Asbestos identification for better public protection

The current way we measure asbestos in the air may be inadequate to protect the public from long-term, low-level exposure, says Mr Mike van Alphen of the Cooperative Research Centre for Contamination Assessment and Remediation of the Environment (CRC CARE).

The key to allowing more accurate identification of the public health risks posed by asbestos could be held by research aimed at characterising different asbestos minerals, currently being undertaken by Mr van Alphen at the University of South Australia.

This research focuses on identifying the specific nature of different asbestos types, their physical characteristics and potential health risks, as well as priority areas for further research.

Mr van Alphen says that more sensitive monitoring methods need to be implemented to monitor exposure scenarios, along with establishing an agreed level of acceptable risk for the public – something his research could play a vital part in.

“There are potential exposure settings where we need more sensitive monitoring methods simply to know whether they are high-risk or not,” he says.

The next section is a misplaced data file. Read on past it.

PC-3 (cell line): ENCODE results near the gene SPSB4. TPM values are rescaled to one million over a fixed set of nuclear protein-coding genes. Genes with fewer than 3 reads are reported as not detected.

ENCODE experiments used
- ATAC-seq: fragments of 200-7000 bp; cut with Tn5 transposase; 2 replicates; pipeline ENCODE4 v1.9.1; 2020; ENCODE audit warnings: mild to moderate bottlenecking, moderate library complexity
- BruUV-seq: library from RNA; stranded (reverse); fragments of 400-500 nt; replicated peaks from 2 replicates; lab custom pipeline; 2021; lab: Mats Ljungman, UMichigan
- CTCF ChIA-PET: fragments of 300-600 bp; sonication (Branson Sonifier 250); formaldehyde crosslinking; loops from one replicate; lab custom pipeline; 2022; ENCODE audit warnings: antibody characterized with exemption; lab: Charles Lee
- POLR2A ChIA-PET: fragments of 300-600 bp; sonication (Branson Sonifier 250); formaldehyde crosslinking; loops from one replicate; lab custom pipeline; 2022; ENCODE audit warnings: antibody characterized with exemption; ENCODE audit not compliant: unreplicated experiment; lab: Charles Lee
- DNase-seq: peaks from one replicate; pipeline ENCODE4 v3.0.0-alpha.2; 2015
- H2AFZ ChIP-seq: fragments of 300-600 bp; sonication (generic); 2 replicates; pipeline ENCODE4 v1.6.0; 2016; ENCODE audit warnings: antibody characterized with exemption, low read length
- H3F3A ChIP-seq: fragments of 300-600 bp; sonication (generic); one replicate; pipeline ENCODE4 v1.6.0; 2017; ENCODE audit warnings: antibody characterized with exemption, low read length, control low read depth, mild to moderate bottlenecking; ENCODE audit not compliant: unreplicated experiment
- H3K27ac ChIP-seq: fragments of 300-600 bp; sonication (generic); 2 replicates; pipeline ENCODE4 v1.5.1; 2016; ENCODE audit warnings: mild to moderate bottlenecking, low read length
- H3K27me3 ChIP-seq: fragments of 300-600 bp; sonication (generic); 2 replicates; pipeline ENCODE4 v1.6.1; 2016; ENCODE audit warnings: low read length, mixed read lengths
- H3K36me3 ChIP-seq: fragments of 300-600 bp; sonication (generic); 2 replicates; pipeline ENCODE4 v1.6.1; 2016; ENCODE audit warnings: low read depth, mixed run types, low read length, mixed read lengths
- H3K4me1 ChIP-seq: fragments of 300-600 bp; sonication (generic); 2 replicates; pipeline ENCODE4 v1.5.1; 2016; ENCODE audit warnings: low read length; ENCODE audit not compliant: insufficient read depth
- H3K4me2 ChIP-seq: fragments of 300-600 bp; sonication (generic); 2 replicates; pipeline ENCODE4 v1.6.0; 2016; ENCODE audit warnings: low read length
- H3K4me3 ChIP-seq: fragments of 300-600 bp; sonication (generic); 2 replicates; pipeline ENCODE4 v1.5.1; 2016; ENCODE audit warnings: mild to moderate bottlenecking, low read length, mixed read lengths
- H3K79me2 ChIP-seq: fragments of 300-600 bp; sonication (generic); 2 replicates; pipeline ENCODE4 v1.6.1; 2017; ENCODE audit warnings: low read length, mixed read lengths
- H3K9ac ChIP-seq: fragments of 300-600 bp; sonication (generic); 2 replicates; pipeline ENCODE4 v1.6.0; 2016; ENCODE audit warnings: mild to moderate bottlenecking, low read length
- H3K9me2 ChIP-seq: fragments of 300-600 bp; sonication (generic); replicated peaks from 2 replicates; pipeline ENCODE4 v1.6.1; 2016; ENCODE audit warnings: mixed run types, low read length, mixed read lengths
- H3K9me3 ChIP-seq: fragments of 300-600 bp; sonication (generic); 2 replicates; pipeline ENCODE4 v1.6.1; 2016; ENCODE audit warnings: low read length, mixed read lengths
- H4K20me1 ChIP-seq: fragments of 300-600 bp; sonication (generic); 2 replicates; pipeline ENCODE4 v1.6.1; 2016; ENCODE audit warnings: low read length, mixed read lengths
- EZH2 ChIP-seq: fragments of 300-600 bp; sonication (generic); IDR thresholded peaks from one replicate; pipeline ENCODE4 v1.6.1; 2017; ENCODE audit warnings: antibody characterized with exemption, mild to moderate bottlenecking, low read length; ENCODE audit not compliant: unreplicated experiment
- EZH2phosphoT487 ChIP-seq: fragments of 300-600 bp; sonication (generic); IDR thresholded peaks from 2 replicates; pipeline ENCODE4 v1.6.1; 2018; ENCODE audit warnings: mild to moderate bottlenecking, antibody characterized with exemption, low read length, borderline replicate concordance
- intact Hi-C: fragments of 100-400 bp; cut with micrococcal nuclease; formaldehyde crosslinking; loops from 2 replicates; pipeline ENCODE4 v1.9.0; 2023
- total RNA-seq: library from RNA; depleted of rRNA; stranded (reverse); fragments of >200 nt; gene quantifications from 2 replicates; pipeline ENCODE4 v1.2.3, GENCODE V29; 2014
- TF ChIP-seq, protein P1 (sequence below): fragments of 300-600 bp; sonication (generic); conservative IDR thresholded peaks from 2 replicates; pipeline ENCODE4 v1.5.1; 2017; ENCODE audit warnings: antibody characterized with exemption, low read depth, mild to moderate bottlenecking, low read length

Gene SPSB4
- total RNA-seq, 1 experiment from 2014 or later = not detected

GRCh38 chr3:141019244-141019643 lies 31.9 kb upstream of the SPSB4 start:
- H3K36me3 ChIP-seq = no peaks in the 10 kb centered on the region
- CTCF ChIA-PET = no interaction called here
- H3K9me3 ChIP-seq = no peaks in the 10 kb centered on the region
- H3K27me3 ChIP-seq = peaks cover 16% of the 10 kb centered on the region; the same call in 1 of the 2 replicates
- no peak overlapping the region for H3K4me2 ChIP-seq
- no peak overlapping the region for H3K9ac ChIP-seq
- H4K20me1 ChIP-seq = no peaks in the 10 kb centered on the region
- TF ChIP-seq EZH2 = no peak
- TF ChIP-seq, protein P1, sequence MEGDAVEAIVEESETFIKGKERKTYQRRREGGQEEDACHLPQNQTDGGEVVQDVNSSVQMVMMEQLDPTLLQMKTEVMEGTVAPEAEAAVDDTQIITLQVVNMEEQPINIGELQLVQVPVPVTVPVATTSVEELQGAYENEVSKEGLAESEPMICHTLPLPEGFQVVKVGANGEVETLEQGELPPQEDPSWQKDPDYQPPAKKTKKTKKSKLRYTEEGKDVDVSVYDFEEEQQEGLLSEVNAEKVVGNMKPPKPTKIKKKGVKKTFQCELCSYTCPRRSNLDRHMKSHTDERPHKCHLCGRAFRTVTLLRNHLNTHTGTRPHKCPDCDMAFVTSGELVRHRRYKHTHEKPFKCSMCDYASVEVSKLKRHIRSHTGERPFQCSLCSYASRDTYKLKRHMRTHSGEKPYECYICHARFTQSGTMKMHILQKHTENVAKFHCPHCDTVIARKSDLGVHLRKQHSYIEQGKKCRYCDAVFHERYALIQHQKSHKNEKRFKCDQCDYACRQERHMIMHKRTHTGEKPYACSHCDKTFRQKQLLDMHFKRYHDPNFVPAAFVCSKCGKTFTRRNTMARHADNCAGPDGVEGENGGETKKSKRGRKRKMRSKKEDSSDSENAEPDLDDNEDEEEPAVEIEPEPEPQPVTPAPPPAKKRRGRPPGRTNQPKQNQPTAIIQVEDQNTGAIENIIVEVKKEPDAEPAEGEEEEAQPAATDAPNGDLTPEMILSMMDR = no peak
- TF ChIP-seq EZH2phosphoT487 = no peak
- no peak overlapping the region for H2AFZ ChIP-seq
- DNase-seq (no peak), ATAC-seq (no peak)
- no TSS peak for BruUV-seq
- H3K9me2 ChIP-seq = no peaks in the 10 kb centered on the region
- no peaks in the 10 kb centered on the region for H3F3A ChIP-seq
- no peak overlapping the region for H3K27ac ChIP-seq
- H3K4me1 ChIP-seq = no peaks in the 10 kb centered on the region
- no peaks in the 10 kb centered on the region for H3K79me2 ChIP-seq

“For example, it would be pretty rare to find a house built between the 1930s and the 1980s that doesn’t contain asbestos. Vinyl floor sheeting in these houses, for example, may be backed with felt-like asbestos that could easily become damaged and liberate asbestos into the air.”

Mr van Alphen says that a single large asbestos fibre bundle as typically found in asbestos cement could theoretically generate 50,000 million needle-like fibres that can be breathed into the lungs where they can pierce cells and cause disease.

He says that although it is commonly believed that blue asbestos poses a higher risk than white, regulators treat all types of asbestos as if they pose the same risk.

“It’s important to understand the variations between asbestos minerals and that these differences could be related to the ultimate health risks.”

Mr van Alphen’s work has also revealed that it may be possible to ‘fingerprint’ asbestos to discover which mine it came from. This may have important implications in lawsuits and hazard management, he says.

Contact information

Mr Mike van Alphen
Phone: (08) 8302 3172
Mobile: 0414 326 529
Skype: mikevanalphen
Email: [email protected]

Professor Andrea Gerson
Phone: 0422 112 516
Email: [email protected]


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Mr Mike van Alphen